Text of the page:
Natural fibers that have been grown without any pesticides and other toxic materials, preserving the health of humans and the environment. The process of organic growth can be certified by various organizations.
Cotton fibre which has been grown according to the principles and rules of organic agriculture. These rules are very strict and are defined by a law from the European Union. Organic agriculture uses no synthetic pesticides or fertilizers, and no Genetically Modified Organisms (GMO)
Synthetic fabric that contains sweat-wicking and water-repelling properties that make it an ideal material for outerwear and sports clothing.
Anything that has been made from already existing materials, fabrics, metals or fibers. These are often reclaimed from previously made clothing and accessories and reworked into new ones. Fibers can also be re-purposed from pre-existing fabric, re-spun and reused for new garments.
The act of consuming products and services while taking into account the impact and consequences for the environment and the society at large.
Natural protein fiber. The protein fiber of silk is composed mainly of fibroin and is produced by certain insect larvae to form cocoons. The best-known silk is obtained from the cocoons of the larvae of the mulberry silkworm Bombyx more reared in captivity.
A variety of textile standards exist, some of them apply globally, some nationally, like GOTS, Oeko-Tex ® Standard 100 or Naturtextil IVN certified BEST.
Supima is the cashmere of cotton. It has an especially long fiber which gives Supima unusual qualities of strength, softness and color, but it's also grown 100% in the USA. "Pima" is a generic term for extra-long staple cotton grown in the US, Australia, Peru and a few other countries. It was once called American-Egyptian cotton, but was renamed to honor the Pima Indians who were growing cotton in Sacaton Arizona. "Supima" is 100% American grown Pima cotton which, we think, is the best cotton on the market.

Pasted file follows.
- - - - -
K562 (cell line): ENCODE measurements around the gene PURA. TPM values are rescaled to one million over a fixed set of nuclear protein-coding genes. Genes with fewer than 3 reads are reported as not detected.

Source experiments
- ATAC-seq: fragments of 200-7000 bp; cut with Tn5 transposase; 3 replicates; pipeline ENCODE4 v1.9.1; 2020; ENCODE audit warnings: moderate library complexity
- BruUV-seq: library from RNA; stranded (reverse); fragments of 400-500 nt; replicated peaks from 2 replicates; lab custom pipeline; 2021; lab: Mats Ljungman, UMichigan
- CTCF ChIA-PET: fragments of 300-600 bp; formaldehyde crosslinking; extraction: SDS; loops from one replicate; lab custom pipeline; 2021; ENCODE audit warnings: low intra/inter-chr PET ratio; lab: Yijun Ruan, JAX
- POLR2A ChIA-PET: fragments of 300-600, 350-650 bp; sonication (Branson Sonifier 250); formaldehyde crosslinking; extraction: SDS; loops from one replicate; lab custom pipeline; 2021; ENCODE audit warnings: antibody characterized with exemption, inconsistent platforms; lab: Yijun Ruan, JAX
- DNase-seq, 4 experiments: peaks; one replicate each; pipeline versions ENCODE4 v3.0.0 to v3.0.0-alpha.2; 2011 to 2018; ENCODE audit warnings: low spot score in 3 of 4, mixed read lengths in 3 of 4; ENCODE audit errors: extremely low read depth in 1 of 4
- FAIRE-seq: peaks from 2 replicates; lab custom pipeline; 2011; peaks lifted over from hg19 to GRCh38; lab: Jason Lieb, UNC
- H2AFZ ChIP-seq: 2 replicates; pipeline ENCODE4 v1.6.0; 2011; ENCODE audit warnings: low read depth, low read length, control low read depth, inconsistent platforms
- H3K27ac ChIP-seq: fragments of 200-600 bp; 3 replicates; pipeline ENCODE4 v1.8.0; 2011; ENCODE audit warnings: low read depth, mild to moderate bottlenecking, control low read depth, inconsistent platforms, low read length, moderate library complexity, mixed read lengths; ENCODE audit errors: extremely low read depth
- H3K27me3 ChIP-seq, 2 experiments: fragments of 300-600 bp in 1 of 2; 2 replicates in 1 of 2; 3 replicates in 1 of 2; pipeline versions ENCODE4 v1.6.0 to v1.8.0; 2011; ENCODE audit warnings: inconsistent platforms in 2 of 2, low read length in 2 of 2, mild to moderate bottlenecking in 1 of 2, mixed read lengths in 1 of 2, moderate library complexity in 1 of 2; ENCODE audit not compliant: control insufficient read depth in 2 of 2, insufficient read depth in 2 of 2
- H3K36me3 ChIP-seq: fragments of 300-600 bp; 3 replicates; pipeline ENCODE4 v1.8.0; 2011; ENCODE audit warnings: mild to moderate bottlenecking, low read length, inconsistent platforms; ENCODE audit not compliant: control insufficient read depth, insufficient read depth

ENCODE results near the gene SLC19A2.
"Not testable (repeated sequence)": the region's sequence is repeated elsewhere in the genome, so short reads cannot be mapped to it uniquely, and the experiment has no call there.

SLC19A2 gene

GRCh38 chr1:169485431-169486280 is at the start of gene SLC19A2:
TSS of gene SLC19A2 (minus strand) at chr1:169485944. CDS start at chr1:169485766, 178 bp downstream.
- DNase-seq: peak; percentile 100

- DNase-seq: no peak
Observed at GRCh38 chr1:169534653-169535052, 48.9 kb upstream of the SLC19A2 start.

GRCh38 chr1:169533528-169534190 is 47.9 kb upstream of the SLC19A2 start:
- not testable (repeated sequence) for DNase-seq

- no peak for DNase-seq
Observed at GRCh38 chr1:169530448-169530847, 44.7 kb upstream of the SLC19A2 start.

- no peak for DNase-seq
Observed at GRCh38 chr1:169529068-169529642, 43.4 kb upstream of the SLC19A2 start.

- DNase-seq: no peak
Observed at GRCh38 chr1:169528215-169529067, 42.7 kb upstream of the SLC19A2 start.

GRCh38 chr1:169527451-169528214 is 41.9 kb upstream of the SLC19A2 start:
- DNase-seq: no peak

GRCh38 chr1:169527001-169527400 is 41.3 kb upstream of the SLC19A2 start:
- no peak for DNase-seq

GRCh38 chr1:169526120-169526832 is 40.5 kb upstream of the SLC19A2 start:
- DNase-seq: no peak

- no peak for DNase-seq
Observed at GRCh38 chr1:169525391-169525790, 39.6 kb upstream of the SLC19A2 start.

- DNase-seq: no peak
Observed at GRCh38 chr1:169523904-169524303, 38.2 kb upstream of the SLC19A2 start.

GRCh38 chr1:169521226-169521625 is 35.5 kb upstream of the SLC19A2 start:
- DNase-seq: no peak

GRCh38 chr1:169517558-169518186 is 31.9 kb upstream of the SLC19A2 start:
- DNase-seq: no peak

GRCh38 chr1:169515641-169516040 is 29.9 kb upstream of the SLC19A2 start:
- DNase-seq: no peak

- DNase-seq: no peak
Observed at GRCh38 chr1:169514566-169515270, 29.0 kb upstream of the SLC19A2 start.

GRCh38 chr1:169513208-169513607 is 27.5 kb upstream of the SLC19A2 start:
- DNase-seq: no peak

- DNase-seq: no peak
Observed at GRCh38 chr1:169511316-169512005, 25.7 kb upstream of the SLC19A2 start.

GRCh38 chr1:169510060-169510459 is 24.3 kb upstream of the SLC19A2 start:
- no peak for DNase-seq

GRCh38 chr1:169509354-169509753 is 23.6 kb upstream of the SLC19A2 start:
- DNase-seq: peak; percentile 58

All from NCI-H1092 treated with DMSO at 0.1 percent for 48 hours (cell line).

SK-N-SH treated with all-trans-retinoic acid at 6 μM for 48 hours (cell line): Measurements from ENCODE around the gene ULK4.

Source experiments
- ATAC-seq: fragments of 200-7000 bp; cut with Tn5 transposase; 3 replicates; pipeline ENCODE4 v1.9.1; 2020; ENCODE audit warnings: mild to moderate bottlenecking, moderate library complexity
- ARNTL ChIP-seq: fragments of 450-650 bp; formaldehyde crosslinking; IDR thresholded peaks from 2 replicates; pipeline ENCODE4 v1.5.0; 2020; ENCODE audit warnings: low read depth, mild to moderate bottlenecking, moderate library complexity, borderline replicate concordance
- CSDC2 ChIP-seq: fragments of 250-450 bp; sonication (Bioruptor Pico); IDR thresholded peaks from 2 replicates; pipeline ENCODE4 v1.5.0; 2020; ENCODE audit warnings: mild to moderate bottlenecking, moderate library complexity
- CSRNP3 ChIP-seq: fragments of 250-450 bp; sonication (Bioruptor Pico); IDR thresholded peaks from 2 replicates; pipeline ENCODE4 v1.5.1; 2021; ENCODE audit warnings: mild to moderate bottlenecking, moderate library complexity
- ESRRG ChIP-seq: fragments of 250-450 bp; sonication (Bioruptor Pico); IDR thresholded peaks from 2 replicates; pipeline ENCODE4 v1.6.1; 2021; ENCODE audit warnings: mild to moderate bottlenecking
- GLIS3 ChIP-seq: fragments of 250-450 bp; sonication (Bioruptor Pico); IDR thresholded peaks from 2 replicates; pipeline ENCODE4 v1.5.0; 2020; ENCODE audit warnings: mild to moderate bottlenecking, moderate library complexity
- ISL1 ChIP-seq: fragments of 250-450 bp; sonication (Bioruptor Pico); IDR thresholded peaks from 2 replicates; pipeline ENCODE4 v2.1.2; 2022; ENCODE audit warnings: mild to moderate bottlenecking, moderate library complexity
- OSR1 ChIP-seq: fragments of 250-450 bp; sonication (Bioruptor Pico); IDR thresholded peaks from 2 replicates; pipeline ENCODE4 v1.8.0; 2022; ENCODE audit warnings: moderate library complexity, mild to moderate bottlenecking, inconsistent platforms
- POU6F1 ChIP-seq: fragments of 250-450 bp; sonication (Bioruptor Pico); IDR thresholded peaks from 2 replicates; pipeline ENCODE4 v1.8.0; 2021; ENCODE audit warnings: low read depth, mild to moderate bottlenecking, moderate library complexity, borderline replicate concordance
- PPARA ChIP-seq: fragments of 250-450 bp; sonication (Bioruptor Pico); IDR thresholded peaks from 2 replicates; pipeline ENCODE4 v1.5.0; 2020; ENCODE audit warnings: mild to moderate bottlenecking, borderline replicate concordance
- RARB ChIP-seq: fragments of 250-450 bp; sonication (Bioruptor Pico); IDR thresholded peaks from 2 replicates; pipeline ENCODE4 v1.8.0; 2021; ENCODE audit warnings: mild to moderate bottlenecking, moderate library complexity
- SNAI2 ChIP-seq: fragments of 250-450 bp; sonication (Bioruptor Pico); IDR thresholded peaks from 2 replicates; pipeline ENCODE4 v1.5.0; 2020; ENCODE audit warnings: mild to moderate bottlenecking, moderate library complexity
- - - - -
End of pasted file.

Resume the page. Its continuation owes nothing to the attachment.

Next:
The quality of not being harmful to the environment or depleting natural resources, and thereby supporting long-term ecological balance.
Fiber naturally derived from cellulose which is extracted from managed trees. It is one of the softest and most elegant fibers available.
Building sustainable relationships throughout the supply chain in order to create quality products that have minimal negative impact on the environment and human beings.
Products that have been made without the use of leather or animal tissue products. Examples are shoes and bags made from “vegetal leather” using Amazonian rubber instead of animal skins or other recycled or man-made materials.
Vintage is a generic term for new or second hand garments created in the period from the 1920’s to 1975. However, the term is often used more generally for second-hand clothes or up-cycled clothes (second-hand clothes that have been given a new life through some sort of customization).
Semi-synthetic fiber. The latter is produced by treating dissolving pulp with aqueous sodium hydroxide and carbon disulfide which is used to spin the viscose rayon fiber.
The amount of fresh water utilized in the production or supply of the goods and services used by a particular person or group.